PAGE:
[29]           In the present case even if the Court believed that the Petitioner had been personally present in Seychelles for two weeks in each month of the year preceding filing of the petition, there is no evidence of a settled purpose on his part of making the principal or sole permanent home in the country of residence and the conditions for establishing residence as laid down in Wilmore v Wilmore are therefore not fulfilled.  I am also of the view that the character and duration of the residence are not of such a nature as to establish a fixed and settled intention on his part to make Seychelles his permanent home.

[30]           Counsel for the Petitioner also makes reference to the case of Busch v Busch (1971) SLR 350 in which a divorce Petition was filed under the Matrimonial Causes Ordinance 1949 (Cap 91) as amended by Ordinance No. 20 of 1967 which required that the wife Petitioner should have been ordinarily resident in Seychelles for a period of three years immediately preceding the commencement of proceedings. Ordinary Residence was interpreted as not requiring that the Petitioner be present in Seychelles throughout such period so that temporary absences for short or long periods would not break the period of such residence. Section 3(1) of the Matrimonial Causes Act which is applicable in the present case uses the term “habitual residence”. However the Court in Coppolino v Coppolino commenting on the definition of ordinary residence in Butch v Butch stated that the relevant section of the Matrimonial Causes Ordinance uses the term ”habitually resident.” It went on to say that “Stroud’s Judicial Dictionary defines “habitually” as “requiring a continuance and permanence of some tendency, something that has developed into a propensity, that is, present from day to day.” In my view, the residence of the Petitioner in Seychelles does not fulfil these characteristics.

[31]            Having found that the Petitioner was not habitually resident in Seychelles, could the Petitioner be considered as domiciled in Seychelles?

[32]           Section 2 of the Domicile Act (Cap 66) provides that “Subject to Articles 3 and 102 of the Civil Code of Seychelles the law of domicile shall be the law of England for the time being.”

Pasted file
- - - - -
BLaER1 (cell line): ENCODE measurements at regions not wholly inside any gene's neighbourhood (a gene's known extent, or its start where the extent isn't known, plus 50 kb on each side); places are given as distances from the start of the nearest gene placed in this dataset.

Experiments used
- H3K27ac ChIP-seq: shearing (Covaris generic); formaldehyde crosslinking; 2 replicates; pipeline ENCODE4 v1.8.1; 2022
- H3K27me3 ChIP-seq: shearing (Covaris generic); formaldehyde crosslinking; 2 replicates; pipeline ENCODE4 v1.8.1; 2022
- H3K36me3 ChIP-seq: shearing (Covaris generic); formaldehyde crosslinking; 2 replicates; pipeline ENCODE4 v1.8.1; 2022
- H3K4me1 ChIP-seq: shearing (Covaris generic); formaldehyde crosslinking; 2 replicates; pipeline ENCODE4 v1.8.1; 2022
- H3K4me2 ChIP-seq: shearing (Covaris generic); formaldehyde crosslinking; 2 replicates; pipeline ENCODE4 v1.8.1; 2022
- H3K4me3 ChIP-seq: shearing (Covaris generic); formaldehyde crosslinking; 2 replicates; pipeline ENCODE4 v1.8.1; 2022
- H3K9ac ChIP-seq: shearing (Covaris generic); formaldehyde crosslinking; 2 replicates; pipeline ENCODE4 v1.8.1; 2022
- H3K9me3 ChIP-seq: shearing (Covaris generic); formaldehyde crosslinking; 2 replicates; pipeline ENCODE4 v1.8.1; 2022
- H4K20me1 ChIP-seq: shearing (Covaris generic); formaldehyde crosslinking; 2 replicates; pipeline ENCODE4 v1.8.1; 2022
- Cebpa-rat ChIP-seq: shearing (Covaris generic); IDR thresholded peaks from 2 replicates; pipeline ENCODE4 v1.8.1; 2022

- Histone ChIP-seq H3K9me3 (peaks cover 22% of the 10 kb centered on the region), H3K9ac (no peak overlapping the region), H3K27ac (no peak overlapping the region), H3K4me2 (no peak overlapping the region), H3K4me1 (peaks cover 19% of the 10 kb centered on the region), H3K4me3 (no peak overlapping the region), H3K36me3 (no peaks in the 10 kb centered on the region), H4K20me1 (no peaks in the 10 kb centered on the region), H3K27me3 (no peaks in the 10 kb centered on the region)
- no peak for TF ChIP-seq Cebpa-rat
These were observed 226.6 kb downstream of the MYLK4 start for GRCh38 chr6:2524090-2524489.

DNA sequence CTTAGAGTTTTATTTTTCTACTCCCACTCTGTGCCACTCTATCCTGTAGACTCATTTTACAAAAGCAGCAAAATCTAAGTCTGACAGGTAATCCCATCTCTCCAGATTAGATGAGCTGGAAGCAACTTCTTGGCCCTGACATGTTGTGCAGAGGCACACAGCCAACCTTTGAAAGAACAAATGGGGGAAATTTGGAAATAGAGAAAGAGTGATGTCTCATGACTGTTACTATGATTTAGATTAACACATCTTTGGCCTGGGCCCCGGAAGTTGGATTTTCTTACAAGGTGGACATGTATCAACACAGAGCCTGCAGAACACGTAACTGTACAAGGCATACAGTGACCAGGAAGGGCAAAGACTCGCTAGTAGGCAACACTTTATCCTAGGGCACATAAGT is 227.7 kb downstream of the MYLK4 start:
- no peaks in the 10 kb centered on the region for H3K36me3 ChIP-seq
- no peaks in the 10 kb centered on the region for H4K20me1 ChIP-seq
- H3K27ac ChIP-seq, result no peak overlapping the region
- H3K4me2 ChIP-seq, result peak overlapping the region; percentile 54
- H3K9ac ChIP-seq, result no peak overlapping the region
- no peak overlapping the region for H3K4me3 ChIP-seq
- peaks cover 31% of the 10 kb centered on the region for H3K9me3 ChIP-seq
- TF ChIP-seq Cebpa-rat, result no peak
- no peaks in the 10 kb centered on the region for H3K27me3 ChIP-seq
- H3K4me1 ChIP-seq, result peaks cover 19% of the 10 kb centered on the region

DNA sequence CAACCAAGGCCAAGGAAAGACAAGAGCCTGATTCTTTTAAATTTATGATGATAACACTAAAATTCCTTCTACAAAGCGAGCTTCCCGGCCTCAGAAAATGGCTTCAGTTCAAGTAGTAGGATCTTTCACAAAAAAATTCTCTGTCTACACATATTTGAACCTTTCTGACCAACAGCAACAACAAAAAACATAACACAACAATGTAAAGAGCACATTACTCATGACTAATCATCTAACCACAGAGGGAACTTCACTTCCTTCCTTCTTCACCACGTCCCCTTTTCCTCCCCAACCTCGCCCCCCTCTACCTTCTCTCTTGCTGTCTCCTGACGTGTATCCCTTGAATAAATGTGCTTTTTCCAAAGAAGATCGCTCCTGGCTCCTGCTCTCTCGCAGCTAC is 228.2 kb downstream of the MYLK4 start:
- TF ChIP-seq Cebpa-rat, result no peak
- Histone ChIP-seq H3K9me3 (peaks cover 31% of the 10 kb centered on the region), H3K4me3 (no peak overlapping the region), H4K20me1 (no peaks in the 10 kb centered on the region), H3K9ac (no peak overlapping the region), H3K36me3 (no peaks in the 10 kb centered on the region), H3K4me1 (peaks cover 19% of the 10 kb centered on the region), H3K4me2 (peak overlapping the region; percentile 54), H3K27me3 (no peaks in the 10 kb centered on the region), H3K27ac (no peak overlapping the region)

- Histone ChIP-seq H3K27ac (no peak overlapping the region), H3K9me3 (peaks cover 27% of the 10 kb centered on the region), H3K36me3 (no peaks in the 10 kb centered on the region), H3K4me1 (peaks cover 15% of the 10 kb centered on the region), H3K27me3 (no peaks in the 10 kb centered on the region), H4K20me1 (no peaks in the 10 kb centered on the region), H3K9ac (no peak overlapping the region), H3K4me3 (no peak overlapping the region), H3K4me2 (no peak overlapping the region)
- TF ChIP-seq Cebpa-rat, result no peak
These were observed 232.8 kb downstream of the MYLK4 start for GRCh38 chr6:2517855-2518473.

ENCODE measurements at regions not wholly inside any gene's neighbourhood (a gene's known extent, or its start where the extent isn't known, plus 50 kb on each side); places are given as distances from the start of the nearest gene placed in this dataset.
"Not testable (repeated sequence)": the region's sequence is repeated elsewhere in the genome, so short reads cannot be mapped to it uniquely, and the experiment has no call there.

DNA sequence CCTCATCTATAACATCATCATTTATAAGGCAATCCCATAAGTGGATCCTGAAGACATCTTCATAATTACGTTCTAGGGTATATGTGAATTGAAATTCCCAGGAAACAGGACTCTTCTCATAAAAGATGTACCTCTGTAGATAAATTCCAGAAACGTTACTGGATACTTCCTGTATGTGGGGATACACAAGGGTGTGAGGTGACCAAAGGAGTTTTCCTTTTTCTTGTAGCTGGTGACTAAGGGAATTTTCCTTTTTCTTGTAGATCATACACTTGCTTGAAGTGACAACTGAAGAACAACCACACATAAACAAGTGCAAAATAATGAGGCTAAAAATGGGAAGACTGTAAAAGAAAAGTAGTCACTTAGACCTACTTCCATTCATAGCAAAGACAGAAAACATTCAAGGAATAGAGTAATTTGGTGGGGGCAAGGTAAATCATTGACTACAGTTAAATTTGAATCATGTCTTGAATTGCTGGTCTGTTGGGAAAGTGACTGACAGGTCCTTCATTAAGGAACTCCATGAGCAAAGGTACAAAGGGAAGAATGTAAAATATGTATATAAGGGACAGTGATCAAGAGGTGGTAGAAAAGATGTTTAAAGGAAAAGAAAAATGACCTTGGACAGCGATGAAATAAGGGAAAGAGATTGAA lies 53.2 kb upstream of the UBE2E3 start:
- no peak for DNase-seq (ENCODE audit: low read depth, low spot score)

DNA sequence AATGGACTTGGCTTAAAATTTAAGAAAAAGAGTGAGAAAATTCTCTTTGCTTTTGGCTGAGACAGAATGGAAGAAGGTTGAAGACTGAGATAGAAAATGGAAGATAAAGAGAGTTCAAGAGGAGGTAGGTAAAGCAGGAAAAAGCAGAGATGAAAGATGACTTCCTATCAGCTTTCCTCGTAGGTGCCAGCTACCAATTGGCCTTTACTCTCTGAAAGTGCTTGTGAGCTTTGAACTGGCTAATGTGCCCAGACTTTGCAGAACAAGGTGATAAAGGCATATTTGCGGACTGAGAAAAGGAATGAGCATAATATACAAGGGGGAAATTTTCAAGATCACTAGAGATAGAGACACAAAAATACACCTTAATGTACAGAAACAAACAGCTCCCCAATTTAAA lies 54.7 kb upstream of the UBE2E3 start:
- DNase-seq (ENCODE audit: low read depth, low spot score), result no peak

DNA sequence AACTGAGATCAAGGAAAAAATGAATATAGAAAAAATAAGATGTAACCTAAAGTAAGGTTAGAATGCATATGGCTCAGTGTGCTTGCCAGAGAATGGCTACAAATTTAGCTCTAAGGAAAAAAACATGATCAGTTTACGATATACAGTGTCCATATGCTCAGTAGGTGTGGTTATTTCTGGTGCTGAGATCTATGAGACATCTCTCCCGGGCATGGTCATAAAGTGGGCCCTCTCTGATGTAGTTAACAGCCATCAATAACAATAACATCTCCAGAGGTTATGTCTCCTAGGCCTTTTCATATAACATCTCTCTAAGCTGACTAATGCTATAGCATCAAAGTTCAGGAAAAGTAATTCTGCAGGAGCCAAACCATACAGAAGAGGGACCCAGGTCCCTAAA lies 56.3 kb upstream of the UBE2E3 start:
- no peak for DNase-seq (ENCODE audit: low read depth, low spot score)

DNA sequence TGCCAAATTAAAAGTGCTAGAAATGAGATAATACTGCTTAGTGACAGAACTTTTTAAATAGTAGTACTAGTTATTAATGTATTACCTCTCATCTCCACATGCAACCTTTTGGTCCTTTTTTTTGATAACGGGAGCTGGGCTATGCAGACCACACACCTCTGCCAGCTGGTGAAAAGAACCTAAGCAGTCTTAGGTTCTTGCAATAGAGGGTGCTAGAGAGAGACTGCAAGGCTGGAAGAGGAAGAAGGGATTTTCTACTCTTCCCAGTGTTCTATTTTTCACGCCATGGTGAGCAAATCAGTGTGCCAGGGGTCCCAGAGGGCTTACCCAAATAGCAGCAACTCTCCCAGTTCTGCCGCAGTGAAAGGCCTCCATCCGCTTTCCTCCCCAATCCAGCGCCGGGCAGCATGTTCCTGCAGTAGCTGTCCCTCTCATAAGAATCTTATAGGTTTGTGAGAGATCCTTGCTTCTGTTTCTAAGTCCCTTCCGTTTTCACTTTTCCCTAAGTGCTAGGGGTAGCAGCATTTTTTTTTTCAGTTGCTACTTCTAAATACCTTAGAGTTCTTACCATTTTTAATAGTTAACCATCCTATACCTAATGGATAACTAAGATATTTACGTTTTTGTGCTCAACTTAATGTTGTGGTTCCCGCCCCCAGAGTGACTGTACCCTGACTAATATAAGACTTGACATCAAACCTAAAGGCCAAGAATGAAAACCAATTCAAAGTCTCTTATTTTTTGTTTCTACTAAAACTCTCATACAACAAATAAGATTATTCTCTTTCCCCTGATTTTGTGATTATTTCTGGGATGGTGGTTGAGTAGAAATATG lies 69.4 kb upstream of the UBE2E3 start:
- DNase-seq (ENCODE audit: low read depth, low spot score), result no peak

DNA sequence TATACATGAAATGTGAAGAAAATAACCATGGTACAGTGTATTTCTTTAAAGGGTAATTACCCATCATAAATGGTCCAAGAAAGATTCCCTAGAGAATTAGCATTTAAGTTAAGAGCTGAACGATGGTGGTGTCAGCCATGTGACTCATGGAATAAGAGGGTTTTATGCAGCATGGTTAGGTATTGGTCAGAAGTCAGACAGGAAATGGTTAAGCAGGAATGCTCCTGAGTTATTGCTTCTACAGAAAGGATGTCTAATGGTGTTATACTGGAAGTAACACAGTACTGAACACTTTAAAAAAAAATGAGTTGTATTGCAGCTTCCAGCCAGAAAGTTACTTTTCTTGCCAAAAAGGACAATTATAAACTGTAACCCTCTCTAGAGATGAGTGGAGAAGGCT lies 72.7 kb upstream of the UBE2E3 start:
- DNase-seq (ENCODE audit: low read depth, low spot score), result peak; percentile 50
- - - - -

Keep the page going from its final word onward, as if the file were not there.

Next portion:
Article 3 (3) of the Civil Code of Seychelles Act provides that “Status and capacity shall be governed by such laws as are from time to time enacted. Subject to this provision, capacity shall further be determined by the domicile of a person. Domicile shall be inferred from the fact that a person retains or voluntarily establishes his sole or principal residence in a country with the intention of retaining or making that country the centre of his personal, social and economic interests.” Emphasis is mine

Article 102 of the Civil Code of Seychelles Act which defines the term Residence establishes the relationship between residence and domicile:

“1. The residence of a person shall be the place in which he resides in fact and shall not depend upon his legal right to reside in a country.

2. In determining whether a person is habitually resident in a place account shall be taken of the duration and continuity of the residence as well as of other facts of a personal or professional nature which point to durable ties between a person and his residence.

3. Residence or habitual residence shall only be an element to be taken into account by a Court in deciding whether a person has established a claim of domicil.” Emphasis is mine.

[33]           In the case of Coppolino v/s Coppolino SSC112/2001, the Petitioner came to Seychelles from Italy with the intention of getting married and settling down. He transferred his pension funds to an account at a bank in Seychelles. However his marriage broke down and he returned to Italy after three months. He subsequently came back to Seychelles and filed a divorce Petition. He still had his financial interests in Seychelles and had come to Seychelles to settle down and with this in view he was living in concubinage with a woman who he intended to marry after obtaining his divorce. At the time he was a 63 year old pensioner. On the basis of those facts the Court was satisfied that the Petitioner had established his principal residence in Seychelles with the intention of making Seychelles the centre of his personal, social and economic interests in his retirement and accordingly found that he had satisfied the domicile requirement.